IT organizations are constantly evolving, whether it’s moving to the cloud or moving to an agile environment. They love to innovate, adopt new technologies, and create new ways of doing business. But as they move from one new thing to another, they can sometimes forget trailing infrastructure that may no longer be maintained by manufacturers, which generally only support a technology for a couple of years after its end-of-life (EOL) date.

Everything expires or becomes obsolete at some point. And with swiftly evolving technology, it’s easy to keep adding to the tech stack and forget about checking those expiration dates. Businesses have been in tech acquisition mode for decades, building their stacks, and innovations in technology have allowed businesses to supercharge their growth and potential.

Today, nearly all businesses have become tech companies. They are completely dependent on the technologies that keep them functioning day to day. The fact that a business ships furniture or supplies banking services is almost secondary to its technical capabilities. If a server went down or was hacked 20 years ago, you isolated it and shut it down. The business still functioned without the server. Furniture still shipped, and bank tellers could still cash checks.

Now, information technology is simply how we do business. One could argue that it is the business. If systems are down, businesses can’t operate. Without a doubt, technology is a marvel — until someone throws a monkey wrench into the works. People frequently don’t realize when those expiration dates have passed and that patches and updates are not being created to fix bugs, update features, and address new vulnerabilities.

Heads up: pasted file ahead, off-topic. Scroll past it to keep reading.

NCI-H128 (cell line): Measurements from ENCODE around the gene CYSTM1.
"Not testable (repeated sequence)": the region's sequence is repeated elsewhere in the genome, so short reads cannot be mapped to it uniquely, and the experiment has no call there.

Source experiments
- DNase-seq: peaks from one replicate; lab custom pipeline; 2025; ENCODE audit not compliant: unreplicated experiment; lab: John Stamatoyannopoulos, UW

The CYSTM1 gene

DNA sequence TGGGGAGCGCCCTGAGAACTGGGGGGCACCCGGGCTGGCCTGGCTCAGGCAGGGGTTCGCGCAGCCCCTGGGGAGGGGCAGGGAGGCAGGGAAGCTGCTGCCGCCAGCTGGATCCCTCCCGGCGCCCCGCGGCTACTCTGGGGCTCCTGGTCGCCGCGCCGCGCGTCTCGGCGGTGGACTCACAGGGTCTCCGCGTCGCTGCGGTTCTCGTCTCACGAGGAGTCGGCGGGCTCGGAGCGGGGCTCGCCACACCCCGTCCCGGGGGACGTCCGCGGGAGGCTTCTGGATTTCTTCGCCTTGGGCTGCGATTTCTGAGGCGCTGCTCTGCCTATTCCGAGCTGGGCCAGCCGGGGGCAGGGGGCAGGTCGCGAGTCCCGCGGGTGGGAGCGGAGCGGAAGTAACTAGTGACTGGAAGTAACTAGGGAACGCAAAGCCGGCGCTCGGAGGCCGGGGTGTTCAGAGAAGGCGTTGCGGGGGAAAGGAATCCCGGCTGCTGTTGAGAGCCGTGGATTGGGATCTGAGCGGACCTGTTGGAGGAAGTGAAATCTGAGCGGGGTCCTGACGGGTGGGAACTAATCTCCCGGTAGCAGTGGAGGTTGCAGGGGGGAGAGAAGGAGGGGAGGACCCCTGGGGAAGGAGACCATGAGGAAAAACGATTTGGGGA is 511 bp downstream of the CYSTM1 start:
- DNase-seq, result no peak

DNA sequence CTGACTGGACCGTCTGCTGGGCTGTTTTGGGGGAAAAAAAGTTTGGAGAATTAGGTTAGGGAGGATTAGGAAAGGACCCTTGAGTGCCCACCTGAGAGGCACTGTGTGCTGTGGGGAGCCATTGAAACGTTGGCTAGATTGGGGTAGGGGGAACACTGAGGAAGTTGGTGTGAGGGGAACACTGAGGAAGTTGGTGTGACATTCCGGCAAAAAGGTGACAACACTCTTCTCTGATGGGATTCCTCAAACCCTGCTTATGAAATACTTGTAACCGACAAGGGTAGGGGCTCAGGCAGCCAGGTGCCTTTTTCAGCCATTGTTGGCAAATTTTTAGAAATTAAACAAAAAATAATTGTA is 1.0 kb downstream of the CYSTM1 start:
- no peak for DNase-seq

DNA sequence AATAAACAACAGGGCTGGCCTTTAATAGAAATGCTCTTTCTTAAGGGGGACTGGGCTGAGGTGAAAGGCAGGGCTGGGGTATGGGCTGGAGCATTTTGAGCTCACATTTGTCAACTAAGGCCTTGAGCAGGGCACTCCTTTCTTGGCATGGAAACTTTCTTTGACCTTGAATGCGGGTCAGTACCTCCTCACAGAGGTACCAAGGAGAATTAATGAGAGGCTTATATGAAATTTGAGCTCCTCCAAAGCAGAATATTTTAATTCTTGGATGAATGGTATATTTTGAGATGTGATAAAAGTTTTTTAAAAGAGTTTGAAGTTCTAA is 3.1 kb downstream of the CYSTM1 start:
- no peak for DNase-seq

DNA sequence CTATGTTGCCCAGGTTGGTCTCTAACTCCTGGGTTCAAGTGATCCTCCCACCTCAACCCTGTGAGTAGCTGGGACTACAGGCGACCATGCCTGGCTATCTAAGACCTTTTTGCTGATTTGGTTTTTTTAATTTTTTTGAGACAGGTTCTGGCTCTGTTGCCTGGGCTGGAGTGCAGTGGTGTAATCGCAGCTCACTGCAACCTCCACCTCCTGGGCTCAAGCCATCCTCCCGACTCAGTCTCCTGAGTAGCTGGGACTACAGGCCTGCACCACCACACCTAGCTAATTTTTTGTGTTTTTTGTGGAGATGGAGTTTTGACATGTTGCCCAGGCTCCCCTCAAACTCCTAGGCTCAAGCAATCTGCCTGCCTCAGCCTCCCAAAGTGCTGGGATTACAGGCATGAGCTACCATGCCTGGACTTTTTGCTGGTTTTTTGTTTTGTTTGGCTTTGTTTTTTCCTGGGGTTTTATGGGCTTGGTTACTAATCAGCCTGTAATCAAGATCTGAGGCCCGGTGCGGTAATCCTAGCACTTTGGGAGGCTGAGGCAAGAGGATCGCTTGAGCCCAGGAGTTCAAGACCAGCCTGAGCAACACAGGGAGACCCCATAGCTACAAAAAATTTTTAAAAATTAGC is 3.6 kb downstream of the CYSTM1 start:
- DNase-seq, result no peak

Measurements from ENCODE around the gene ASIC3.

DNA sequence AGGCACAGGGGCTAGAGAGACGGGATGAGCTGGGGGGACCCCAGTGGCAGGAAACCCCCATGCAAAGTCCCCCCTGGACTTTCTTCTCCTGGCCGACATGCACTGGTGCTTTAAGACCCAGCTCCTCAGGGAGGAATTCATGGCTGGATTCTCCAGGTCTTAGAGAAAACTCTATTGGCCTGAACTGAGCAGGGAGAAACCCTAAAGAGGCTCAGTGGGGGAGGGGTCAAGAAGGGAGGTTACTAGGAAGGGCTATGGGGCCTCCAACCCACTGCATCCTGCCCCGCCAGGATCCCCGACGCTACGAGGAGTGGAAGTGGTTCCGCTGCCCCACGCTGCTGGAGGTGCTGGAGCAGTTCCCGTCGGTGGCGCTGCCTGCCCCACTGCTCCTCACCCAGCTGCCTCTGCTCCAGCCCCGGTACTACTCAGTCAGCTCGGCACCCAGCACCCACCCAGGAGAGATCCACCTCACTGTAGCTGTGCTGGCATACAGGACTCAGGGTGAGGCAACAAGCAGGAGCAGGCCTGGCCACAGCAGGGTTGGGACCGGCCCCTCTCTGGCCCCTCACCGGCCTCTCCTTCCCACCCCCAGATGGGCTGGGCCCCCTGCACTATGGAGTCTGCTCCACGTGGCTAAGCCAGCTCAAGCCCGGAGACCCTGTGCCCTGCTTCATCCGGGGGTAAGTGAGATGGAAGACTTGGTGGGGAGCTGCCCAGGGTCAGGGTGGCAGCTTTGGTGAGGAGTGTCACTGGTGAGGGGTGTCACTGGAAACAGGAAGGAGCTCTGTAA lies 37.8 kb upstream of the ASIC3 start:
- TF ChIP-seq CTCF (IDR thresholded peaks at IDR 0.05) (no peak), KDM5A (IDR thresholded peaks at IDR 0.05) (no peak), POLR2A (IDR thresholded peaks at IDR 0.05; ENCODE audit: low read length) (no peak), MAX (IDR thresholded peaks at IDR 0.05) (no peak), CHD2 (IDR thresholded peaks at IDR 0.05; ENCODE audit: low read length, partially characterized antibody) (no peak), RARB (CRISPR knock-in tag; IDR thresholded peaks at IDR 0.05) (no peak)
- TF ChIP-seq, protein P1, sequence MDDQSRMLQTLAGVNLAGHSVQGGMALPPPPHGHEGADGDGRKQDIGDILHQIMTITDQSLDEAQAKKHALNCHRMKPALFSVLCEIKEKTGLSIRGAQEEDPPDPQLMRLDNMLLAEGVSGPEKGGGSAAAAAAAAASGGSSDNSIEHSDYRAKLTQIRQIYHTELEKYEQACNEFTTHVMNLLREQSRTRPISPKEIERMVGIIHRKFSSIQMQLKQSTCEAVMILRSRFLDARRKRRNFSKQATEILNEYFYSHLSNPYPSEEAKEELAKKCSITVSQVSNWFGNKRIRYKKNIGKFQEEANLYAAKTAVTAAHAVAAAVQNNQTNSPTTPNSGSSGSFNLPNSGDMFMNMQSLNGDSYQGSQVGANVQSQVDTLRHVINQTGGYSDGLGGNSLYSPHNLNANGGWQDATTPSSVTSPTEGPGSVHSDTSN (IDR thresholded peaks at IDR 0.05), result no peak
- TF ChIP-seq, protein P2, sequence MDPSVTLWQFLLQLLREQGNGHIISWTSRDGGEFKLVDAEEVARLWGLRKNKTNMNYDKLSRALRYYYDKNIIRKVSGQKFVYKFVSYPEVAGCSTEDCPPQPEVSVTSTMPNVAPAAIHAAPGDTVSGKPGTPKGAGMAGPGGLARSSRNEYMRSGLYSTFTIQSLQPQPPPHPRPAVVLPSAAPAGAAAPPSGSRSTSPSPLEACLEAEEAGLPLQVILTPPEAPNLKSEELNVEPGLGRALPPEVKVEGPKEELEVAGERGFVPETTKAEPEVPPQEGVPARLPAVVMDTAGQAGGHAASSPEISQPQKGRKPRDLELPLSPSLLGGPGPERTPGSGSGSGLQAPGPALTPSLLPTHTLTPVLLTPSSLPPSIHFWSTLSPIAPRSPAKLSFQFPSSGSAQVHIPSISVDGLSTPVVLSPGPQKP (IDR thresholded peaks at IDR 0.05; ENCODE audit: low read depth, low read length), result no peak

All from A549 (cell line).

EOL dates should be monitored closely to assure everything in a tech stack is still serving the business as intended. As fast as technology is evolving, so are the needs and requirements of a business, and unfortunately so are the capabilities of bad actors looking to exploit opportunities that hardware and software no longer supported by manufacturers provide.

When the bad guys find a point of weakness, whether it’s old software or an old switch connected to a network, they move fast to take advantage of that vulnerability and gain access to critical systems. While often thought of as an IT issue, cyberattacks can cripple operations and damage everything a brand has worked to build.

At Cisco, we partner with our customers to not only address EOL and risk but, to plan for future business requirements. We may not have all the data needed to foresee what’s coming and what a customer will need to address, but we have enough data to present an opinion and to be directionally correct. When we partner with a customer on creating those roadmaps, the customer provides the missing information and we can predict and plan with great accuracy.

At the end of the day, we want to present our customers with innovative strategies to not only update and secure their current systems but, to plan for the future of their business and achieve business objectives.

For Cisco, it’s not just about protecting businesses from bad actors — it’s also about helping businesses grow and reach their goals faster, in a more cost-efficient way, by programatizing lifecycle acceleration.

We want to see our customers achieve the platform of the future.

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Brad Mannal

Director of Professional Services

Global Enterprise